Leetcode 986. Interval List Intersections

Problem Explanation:

We are given two lists of closed intervals. Each of these lists is sorted and the intervals are pairwise disjoint, meaning each interval does not overlap with any others in the same list. Our goal is to find the intersection of these two lists of intervals.

To understand what an interval is and what an intersection of intervals means, consider the following. An interval [a, b] (where a <= b) represents all the real numbers x such that a <= x <= b. In other words, it represents all the real numbers between a and b, inclusive. For example, interval [2, 5] would represent the numbers 2, 3, 4 and 5. An intersection of two intervals is the set of numbers that both intervals have in common. For example, the intersection of intervals [2, 5] and [4, 6] would be [4, 5] because these are the numbers that are common to both intervals.

Let's take an actual example from the problem statement:

Example:

1
2
3A = [[0,2],[5,10],[13,23],[24,25]]
4B = [[1,5],[8,12],[15,24],[25,26]]

The intersections of the intervals from list A and B would be [[1,2],[5,5],[8,10],[15,23],[24,24],[25,25]].

Solution Approach:

To solve this problem, we can iterate through both lists of intervals simultaneously while keeping the indices of our current position in each list.

We will start from the first interval in each list and find the intersection of the two intervals. The start of the intersection would be the maximum of the starts of the two intervals and the end of the intersection would be the minimum of the ends of the two intervals. If the start of the intersection is less than or equal to the end of the intersection, it means the two intervals intersect and we would add the intersection to our result.

Once we have found the intersection of the current intervals, we increment our position in the list which had the smallest end of interval. We do this because we have exhausted all possible intersections involving that interval in that list.

We continue this process while there are remaining intervals in both lists.

C++ Solution:

1
2cpp
3class Solution {
4public:
5  vector<vector<int>> intervalIntersection(vector<vector<int>>& firstList, vector<vector<int>>& secondList) {
6    vector<vector<int>> ans;
7    int i = 0;
8    int j = 0;
9
10    while (i < firstList.size() && j < secondList.size()) {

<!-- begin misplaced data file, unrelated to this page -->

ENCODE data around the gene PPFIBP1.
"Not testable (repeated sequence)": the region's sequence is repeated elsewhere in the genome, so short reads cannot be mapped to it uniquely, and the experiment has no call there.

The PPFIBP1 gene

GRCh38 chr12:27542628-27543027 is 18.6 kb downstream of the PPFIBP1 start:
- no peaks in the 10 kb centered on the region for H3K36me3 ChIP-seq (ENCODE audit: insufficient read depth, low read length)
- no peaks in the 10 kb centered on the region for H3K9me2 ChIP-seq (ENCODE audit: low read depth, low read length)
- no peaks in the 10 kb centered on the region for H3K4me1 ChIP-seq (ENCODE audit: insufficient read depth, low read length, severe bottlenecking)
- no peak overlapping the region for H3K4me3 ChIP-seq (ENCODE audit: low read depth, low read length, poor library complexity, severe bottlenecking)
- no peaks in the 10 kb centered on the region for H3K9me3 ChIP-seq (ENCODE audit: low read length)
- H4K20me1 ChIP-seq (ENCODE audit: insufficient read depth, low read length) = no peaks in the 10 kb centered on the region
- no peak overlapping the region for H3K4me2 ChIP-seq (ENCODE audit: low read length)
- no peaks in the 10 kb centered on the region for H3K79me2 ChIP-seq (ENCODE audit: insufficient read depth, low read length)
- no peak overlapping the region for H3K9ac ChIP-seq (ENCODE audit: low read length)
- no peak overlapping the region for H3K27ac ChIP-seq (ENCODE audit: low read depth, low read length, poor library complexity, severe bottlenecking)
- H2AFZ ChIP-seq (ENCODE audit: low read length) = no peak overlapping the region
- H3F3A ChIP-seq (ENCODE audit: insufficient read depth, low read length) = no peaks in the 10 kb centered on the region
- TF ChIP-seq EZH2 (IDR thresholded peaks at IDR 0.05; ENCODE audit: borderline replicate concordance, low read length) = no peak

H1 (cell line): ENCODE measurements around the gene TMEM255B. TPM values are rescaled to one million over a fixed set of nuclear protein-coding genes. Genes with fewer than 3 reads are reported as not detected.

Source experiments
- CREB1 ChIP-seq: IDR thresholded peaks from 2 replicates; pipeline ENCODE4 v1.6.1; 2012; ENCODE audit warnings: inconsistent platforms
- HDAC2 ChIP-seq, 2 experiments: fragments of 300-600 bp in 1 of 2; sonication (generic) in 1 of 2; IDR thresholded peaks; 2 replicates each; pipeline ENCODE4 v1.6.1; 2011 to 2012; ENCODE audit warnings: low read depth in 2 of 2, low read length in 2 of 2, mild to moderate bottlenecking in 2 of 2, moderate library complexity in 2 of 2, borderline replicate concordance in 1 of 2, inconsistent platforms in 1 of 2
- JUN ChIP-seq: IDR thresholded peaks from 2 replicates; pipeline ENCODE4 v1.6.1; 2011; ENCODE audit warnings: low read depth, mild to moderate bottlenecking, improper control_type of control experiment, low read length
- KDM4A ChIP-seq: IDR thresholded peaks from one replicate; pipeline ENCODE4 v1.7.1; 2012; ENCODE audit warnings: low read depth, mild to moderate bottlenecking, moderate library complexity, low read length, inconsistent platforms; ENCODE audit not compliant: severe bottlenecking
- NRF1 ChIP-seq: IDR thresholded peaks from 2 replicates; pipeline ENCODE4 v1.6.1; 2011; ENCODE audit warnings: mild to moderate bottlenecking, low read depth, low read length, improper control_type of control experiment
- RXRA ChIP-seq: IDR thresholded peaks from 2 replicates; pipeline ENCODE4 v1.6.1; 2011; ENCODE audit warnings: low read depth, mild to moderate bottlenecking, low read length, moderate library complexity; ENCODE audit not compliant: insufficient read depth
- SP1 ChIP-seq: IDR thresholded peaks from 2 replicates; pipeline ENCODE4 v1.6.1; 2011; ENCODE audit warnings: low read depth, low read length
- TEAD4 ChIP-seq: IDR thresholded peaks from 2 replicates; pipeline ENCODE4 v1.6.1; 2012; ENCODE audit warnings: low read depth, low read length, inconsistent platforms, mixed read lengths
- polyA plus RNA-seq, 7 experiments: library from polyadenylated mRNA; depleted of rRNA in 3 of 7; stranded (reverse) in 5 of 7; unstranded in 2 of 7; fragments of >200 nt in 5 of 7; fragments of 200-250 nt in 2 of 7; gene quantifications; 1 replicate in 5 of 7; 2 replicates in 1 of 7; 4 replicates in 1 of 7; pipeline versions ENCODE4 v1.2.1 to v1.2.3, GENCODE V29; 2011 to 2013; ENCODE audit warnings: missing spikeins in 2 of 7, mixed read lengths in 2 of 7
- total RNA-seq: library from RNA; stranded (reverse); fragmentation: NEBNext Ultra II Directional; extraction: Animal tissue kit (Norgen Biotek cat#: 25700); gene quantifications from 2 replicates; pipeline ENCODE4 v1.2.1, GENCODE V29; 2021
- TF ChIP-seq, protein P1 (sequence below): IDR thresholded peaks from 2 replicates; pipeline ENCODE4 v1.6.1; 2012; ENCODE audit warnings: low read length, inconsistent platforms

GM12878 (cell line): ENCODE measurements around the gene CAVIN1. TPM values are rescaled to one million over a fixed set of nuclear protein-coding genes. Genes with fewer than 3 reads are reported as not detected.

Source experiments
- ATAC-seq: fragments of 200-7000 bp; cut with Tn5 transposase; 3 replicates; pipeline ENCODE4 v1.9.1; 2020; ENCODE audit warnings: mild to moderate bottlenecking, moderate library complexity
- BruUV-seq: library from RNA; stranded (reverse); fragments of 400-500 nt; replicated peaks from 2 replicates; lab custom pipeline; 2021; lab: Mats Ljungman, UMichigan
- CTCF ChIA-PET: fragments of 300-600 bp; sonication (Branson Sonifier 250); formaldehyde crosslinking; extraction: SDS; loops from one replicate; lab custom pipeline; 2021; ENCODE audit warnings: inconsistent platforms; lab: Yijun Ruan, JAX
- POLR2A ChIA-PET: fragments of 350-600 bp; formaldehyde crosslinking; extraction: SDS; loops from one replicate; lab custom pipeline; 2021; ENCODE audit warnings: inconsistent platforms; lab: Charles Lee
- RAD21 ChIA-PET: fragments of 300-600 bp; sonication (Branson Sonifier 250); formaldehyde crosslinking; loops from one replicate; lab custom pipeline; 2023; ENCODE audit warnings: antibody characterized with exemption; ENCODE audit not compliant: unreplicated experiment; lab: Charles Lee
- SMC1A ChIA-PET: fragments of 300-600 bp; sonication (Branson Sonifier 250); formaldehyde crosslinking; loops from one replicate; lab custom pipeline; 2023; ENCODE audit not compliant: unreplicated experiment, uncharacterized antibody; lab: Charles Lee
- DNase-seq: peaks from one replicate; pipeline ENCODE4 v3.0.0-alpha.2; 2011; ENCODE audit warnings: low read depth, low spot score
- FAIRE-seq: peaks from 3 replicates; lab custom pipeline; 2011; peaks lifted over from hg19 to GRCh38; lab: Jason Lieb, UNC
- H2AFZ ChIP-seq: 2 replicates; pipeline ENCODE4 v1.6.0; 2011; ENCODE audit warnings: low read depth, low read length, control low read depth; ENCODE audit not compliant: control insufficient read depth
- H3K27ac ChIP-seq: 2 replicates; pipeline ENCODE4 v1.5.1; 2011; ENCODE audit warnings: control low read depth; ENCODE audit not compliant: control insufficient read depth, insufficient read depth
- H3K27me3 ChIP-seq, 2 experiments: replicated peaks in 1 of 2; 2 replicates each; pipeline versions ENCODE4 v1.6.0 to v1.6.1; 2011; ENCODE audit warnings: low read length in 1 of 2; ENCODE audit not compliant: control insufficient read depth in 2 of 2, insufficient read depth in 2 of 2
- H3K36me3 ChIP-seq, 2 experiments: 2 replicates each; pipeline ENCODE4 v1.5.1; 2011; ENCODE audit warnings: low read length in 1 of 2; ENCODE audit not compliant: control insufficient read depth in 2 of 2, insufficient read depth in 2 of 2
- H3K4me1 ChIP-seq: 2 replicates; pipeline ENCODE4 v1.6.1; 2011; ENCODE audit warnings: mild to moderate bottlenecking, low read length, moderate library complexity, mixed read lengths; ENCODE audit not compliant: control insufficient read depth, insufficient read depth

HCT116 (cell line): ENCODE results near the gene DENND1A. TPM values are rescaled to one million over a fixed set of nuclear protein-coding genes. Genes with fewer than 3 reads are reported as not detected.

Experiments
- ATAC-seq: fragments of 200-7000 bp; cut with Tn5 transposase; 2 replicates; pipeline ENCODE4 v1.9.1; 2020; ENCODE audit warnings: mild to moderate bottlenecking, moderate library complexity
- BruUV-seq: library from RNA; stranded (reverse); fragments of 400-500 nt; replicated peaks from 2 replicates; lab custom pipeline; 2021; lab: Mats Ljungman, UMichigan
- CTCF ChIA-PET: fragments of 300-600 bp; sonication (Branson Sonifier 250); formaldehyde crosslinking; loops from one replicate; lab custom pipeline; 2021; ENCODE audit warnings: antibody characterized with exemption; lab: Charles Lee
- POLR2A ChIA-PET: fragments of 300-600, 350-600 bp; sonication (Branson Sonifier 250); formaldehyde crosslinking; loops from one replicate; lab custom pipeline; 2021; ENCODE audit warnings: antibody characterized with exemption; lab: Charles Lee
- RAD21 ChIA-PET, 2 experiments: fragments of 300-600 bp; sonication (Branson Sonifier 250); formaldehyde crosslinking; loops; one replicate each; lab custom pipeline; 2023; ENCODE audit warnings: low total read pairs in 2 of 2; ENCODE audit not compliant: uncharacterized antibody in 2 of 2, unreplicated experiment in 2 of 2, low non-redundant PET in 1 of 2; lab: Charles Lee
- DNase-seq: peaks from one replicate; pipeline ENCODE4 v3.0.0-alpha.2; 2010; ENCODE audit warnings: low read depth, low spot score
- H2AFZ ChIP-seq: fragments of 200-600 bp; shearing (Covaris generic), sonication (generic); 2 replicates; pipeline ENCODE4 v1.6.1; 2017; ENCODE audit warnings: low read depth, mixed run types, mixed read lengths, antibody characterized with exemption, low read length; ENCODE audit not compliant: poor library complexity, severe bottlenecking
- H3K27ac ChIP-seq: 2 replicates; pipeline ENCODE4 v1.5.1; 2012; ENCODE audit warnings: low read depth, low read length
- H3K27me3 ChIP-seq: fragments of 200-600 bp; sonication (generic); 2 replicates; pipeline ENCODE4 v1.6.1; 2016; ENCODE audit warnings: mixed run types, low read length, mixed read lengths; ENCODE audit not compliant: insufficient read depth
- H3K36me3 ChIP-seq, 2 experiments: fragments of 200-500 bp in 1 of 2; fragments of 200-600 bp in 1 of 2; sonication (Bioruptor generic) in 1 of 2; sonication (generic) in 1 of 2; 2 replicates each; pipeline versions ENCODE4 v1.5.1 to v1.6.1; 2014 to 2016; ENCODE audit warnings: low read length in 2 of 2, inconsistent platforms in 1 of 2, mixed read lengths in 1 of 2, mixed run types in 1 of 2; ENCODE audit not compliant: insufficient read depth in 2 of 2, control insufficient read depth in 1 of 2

11      int lo = max(firstList[i][0], secondList[j][0]);
12      int hi = min(firstList[i][1], secondList[j][1]);
13      
14      // If intersection exists, add it to the result
15      if (lo <= hi)
16        ans.push_back({lo, hi});
17      
18      // Increment the pointer in the list with the smaller end of interval
19      if (firstList[i][1] < secondList[j][1])
20        i++;
21      else
22        j++;
23    }
24
25    return ans;
26  }
27};

In this solution, we first initialize our result set and the iterators i and j to 0.

We then enter the while loop which runs as long as both iterators are within their respective lists' boundaries.

Inside the while loop, we calculate the start and end of the intersection. If there is an intersection (i.e., the start of the intersection is less than or equal to the end), we add it to our result set.

Finally, we increment the iterator of the list which has the smaller end of the current interval, and repeat the loop until we have gone through all the intervals in both lists.

At the end of the loop, we return the result set containing all the intersections.# Python Solution:

The Python solution is similar to the C++ solution in its approach.

1
2python
3def intervalIntersection(firstList, secondList):
4    ans = []
5    i = j = 0
6
7    while i < len(firstList) and j < len(secondList):
8        # Let's check if firstList[i] intersects secondList[j].
9        # lo - the startpoint of the intersection
10        # hi - the endpoint of the intersection
11        lo = max(firstList[i][0], secondList[j][0])
12        hi = min(firstList[i][1], secondList[j][1])
13
14        if lo <= hi:
15            ans.append([lo, hi])
16
17        # Remove the interval with the smallest endpoint.
18        if firstList[i][1] < secondList[j][1]:
19            i += 1
20        else:
21            j += 1
22
23    return ans

JavaScript Solution:

Likewise, the JavaScript solution maintains the same logical approach.

1
2javascript
3var intervalIntersection = function(firstList, secondList) {
4    let res = [];
5    let i = 0, j = 0;
6    
7    while (i < firstList.length && j < secondList.length) {
8        let lo = Math.max(firstList[i][0], secondList[j][0]);
9        let hi = Math.min(firstList[i][1], secondList[j][1]);
10        
11        if (lo <= hi) {
12            res.push([lo, hi]);
13        }
14        
15        if (firstList[i][1] < secondList[j][1]) {
16            i++;
17        } else {
18            j++;
19        }
20    }
21    
22    return res;
23};

Java Solution:

And, finally, the Java solution also follows the exact same line of thought.

1
2java
3class Solution {
4    public int[][] intervalIntersection(int[][] firstList, int[][] secondList) {
5        List<int[]> ans = new ArrayList();
6        int i = 0, j = 0;
7
8        while (i < firstList.length && j < secondList.length) {
9            int lo = Math.max(firstList[i][0], secondList[j][0]);
10            int hi = Math.min(firstList[i][1], secondList[j][1]);
11
12            if (lo <= hi)
13                ans.add(new int[]{lo, hi});
14
15            if (firstList[i][1] < secondList[j][1])
16                i++;
17            else
18                j++;
19        }
20
21        return ans.toArray(new int[ans.size()][]);
22    }
23}

Wrapping up, this problem gives us a good introduction on how to handle pairwise disjoint and sorted intervals. The concept of using two pointers to navigate through the two lists markedly simplifies the problem and efficiently produces the desired result.


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